Who’s Afraid of a Jury of Your Peers?
As it turns out, the answer is, not suprisingly, insurance companies and those corporations that harm or injure you. How do we know this? Let me explain.
Over the last few years, insurance companies and corporate defendants have ramped up their efforts to “transfer venue.” Venue, in basic terms, is the location where a suit is filed. If I file a case for my client in the Circuit Court of Clarke County, Alabama, the venue is Clarke County. Transferring venue means to transfer the case to a county of the defendant’s choice. These insurance companies and corporations try to do this by claiming that the county you filed your lawsuit in is the wrong county according to Alabama’s venue laws.
We lawyers are bad about explaining things in plain English, so let me try with an example. Let’s assume you insure your home through an insurance company located in Birmingham, Alabama. Your home is located in Clarke County. Let’s also assume that you have wind or fire damage to your home and that you make a claim for the damage. Unfortunately, some bean counter in Birmingham denies your claim for a reason that is wrong. You then have to consult an attorney and file a lawsuit.
Common sense would tell you that you can file suit in Clarke County. After all, you live there, you paid your premiums from there, and your home which the insurance company covered is located there. Your common sense would be wrong.
As a result of the ramped up efforts of insurance companies and corporations to transfer venue, these companies have convinced the Alabama Supreme Court that simply because the decision to deny your claim was made in Birmingham, then the only proper venue for your case is Birmingham. This was the result of the Court’s recent decision in a case involving Guarantee Insurance Company. In that case, the counties involved were different, but the result was the same.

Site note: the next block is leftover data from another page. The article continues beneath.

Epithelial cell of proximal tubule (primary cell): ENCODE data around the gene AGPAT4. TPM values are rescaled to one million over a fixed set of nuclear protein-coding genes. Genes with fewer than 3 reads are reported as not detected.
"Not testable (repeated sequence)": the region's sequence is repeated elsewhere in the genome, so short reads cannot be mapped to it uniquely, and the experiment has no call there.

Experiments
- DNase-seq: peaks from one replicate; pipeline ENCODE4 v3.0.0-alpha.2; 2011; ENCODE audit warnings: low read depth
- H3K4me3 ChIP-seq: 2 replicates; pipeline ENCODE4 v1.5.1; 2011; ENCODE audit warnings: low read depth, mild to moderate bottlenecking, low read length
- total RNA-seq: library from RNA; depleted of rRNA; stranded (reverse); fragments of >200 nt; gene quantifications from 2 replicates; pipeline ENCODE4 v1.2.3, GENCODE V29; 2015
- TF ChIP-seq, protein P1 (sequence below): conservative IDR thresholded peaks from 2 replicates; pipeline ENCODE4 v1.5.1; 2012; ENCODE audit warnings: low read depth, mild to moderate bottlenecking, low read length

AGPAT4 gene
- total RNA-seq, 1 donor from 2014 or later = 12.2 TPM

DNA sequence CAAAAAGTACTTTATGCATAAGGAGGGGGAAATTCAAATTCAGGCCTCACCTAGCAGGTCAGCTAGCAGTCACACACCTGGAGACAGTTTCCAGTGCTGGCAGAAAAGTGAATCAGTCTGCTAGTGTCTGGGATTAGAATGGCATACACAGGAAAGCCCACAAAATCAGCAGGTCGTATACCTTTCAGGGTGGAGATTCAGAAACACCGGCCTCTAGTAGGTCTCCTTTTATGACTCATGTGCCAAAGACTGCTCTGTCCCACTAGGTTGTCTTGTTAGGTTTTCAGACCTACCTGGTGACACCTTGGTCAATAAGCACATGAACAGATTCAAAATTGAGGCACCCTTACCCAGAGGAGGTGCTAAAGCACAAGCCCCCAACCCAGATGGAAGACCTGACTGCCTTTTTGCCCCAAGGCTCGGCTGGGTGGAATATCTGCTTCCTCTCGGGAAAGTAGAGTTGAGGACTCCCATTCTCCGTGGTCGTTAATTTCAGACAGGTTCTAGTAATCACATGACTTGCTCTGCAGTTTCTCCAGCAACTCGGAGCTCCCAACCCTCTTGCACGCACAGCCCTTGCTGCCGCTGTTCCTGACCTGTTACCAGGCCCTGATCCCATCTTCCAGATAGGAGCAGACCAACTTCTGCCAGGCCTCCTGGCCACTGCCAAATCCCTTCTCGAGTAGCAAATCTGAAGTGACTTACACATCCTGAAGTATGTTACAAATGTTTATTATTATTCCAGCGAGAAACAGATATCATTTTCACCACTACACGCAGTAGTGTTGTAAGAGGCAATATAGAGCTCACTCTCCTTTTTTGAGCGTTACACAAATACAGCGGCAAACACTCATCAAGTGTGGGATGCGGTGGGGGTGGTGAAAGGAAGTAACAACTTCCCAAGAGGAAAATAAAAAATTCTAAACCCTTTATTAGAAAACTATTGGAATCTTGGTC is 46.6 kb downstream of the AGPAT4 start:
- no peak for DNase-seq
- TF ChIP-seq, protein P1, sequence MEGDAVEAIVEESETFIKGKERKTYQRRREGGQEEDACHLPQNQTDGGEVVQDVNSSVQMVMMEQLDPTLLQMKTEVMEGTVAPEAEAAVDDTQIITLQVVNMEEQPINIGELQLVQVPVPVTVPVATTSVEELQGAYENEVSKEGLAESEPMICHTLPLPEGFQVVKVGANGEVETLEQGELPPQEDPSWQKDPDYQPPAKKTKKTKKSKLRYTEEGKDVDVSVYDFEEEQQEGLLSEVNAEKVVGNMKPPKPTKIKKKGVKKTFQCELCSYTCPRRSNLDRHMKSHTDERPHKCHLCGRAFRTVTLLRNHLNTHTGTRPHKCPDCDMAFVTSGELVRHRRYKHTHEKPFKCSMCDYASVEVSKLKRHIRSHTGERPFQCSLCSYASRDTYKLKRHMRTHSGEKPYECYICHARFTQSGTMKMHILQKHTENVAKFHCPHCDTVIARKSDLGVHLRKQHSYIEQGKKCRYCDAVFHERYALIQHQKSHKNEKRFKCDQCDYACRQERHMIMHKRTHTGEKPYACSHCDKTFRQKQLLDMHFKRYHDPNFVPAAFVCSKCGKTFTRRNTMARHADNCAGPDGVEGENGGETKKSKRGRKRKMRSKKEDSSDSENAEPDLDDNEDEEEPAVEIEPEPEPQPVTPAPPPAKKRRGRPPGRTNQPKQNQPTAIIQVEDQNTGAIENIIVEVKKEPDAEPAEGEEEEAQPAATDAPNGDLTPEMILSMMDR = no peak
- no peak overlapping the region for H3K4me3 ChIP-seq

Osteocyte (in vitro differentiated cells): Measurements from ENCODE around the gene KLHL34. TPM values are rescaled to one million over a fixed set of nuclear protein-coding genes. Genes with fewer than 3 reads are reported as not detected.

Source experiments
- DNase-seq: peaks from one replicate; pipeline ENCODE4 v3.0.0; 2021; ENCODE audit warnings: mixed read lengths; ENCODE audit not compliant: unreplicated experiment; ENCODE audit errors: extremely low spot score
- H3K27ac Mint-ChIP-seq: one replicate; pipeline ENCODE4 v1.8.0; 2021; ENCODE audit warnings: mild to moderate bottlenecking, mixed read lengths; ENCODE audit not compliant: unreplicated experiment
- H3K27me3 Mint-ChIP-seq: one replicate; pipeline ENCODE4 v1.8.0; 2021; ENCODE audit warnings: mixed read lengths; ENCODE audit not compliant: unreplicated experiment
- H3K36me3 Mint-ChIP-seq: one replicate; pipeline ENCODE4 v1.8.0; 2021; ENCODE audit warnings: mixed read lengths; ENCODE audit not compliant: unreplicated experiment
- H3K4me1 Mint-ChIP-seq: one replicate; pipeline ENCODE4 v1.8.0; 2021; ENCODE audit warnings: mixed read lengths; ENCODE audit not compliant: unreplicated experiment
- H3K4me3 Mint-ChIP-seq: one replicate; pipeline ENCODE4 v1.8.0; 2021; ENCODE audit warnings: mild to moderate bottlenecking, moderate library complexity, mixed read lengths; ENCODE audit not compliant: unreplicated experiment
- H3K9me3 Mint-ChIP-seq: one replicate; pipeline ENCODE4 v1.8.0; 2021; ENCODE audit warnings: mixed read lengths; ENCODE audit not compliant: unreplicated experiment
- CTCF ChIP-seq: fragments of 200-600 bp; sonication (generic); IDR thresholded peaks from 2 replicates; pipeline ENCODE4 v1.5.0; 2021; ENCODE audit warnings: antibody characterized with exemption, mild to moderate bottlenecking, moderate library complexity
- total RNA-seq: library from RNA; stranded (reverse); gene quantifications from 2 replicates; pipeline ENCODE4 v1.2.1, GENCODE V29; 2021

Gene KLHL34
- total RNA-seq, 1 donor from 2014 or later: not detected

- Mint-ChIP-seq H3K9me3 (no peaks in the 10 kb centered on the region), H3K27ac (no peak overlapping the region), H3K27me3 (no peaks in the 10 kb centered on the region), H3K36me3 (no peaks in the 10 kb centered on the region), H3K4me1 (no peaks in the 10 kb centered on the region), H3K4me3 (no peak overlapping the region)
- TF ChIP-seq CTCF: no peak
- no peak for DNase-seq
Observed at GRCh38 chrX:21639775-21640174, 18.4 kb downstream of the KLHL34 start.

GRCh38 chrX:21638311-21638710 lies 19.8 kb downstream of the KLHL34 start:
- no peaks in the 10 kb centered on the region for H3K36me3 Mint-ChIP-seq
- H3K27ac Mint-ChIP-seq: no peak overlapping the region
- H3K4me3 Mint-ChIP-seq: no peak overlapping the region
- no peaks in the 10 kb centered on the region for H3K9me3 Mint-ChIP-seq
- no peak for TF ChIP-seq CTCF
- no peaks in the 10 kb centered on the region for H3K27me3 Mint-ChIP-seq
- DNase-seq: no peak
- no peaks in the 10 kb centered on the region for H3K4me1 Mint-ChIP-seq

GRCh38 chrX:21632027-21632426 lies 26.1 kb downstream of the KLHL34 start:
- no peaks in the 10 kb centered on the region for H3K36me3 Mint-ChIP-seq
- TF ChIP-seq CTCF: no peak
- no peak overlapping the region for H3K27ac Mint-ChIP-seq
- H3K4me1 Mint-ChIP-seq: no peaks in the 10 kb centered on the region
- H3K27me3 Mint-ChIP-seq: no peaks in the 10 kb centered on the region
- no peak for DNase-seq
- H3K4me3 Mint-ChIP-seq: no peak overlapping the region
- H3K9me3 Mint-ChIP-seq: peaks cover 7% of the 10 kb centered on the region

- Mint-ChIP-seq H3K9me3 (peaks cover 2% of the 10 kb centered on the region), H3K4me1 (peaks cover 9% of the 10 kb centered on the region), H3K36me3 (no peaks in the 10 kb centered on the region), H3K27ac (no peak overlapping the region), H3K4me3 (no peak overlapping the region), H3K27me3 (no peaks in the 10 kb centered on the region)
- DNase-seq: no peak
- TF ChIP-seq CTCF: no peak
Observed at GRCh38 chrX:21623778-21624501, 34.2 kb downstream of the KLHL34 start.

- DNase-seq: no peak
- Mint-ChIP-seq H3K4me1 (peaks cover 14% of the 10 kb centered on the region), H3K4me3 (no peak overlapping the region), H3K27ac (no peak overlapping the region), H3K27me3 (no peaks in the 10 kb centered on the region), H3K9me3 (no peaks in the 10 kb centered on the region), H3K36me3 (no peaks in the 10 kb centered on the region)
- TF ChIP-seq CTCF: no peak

Some of the Alabama Supreme Court justices did not agree with the opinion, and they dissented. I agree with them. Seriously, why should you have to travel to Birmingham or Montgomery, or even out of state to take on an insurance company that has denied your claim? Why are they so afraid of defending themselves in the same county in which they insured your house? I’d ask the same questions for cases involving defective products. If the company sends you the product to your home and it injures you because it is defective, why should you have to go to them? Yet, that is exactly what is happening.
We are entitled to a jury of our peers. As the United States Supreme Court said long ago:
The right to a trial by jury is guaranteed….. The very idea of a jury is a body of men composed of the peers or equals of the person whose rights it is selected … to determine … and is the grand bulwark of his liberties….
These companies want to deny you these rights. When they deny your hurricane claim in Mobile County, they don’t want to face the people of Mobile County. The law should not allow them to do so.